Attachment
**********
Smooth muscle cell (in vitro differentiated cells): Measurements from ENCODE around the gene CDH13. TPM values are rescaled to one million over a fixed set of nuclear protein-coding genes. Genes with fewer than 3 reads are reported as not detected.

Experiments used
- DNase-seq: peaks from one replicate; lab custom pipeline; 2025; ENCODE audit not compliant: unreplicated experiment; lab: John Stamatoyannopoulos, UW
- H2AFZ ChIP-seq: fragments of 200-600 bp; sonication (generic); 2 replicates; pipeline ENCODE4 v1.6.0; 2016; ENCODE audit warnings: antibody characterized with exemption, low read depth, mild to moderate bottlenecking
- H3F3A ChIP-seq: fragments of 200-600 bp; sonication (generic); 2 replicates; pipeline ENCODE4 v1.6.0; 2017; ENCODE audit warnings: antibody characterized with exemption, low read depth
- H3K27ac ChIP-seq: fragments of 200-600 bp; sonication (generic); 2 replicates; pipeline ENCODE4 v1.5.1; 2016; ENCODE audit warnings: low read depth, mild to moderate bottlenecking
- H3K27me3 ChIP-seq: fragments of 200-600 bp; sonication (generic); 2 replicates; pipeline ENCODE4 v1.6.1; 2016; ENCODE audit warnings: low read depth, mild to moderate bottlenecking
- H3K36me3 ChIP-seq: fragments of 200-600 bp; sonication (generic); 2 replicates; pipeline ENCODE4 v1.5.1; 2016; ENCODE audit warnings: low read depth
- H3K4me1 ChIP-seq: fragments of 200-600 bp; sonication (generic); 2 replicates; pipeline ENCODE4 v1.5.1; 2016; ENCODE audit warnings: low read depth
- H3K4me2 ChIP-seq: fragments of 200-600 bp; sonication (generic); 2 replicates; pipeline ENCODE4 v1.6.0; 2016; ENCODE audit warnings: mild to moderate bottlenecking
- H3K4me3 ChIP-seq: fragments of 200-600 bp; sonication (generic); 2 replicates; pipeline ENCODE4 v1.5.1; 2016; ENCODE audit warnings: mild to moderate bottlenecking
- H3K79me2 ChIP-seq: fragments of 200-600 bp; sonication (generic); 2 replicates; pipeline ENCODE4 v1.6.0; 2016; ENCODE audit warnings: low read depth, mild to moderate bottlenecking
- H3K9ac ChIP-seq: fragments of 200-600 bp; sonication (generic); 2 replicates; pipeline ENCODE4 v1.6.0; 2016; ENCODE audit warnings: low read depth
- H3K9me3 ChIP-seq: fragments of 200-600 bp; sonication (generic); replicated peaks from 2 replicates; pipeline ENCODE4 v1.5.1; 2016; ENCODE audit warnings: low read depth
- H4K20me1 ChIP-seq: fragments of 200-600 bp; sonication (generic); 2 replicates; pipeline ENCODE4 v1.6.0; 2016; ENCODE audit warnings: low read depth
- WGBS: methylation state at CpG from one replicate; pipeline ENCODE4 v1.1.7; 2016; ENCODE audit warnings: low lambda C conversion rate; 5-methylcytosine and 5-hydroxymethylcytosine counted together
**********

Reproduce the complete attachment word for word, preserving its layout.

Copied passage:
Smooth muscle cell (in vitro differentiated cells): Measurements from ENCODE around the gene CDH13. TPM values are rescaled to one million over a fixed set of nuclear protein-coding genes. Genes with fewer than 3 reads are reported as not detected.

Experiments used
- DNase-seq: peaks from one replicate; lab custom pipeline; 2025; ENCODE audit not compliant: unreplicated experiment; lab: John Stamatoyannopoulos, UW
- H2AFZ ChIP-seq: fragments of 200-600 bp; sonication (generic); 2 replicates; pipeline ENCODE4 v1.6.0; 2016; ENCODE audit warnings: antibody characterized with exemption, low read depth, mild to moderate bottlenecking
- H3F3A ChIP-seq: fragments of 200-600 bp; sonication (generic); 2 replicates; pipeline ENCODE4 v1.6.0; 2017; ENCODE audit warnings: antibody characterized with exemption, low read depth
- H3K27ac ChIP-seq: fragments of 200-600 bp; sonication (generic); 2 replicates; pipeline ENCODE4 v1.5.1; 2016; ENCODE audit warnings: low read depth, mild to moderate bottlenecking
- H3K27me3 ChIP-seq: fragments of 200-600 bp; sonication (generic); 2 replicates; pipeline ENCODE4 v1.6.1; 2016; ENCODE audit warnings: low read depth, mild to moderate bottlenecking
- H3K36me3 ChIP-seq: fragments of 200-600 bp; sonication (generic); 2 replicates; pipeline ENCODE4 v1.5.1; 2016; ENCODE audit warnings: low read depth
- H3K4me1 ChIP-seq: fragments of 200-600 bp; sonication (generic); 2 replicates; pipeline ENCODE4 v1.5.1; 2016; ENCODE audit warnings: low read depth
- H3K4me2 ChIP-seq: fragments of 200-600 bp; sonication (generic); 2 replicates; pipeline ENCODE4 v1.6.0; 2016; ENCODE audit warnings: mild to moderate bottlenecking
- H3K4me3 ChIP-seq: fragments of 200-600 bp; sonication (generic); 2 replicates; pipeline ENCODE4 v1.5.1; 2016; ENCODE audit warnings: mild to moderate bottlenecking
- H3K79me2 ChIP-seq: fragments of 200-600 bp; sonication (generic); 2 replicates; pipeline ENCODE4 v1.6.0; 2016; ENCODE audit warnings: low read depth, mild to moderate bottlenecking
- H3K9ac ChIP-seq: fragments of 200-600 bp; sonication (generic); 2 replicates; pipeline ENCODE4 v1.6.0; 2016; ENCODE audit warnings: low read depth
- H3K9me3 ChIP-seq: fragments of 200-600 bp; sonication (generic); replicated peaks from 2 replicates; pipeline ENCODE4 v1.5.1; 2016; ENCODE audit warnings: low read depth
- H4K20me1 ChIP-seq: fragments of 200-600 bp; sonication (generic); 2 replicates; pipeline ENCODE4 v1.6.0; 2016; ENCODE audit warnings: low read depth
- WGBS: methylation state at CpG from one replicate; pipeline ENCODE4 v1.1.7; 2016; ENCODE audit warnings: low lambda C conversion rate; 5-methylcytosine and 5-hydroxymethylcytosine counted together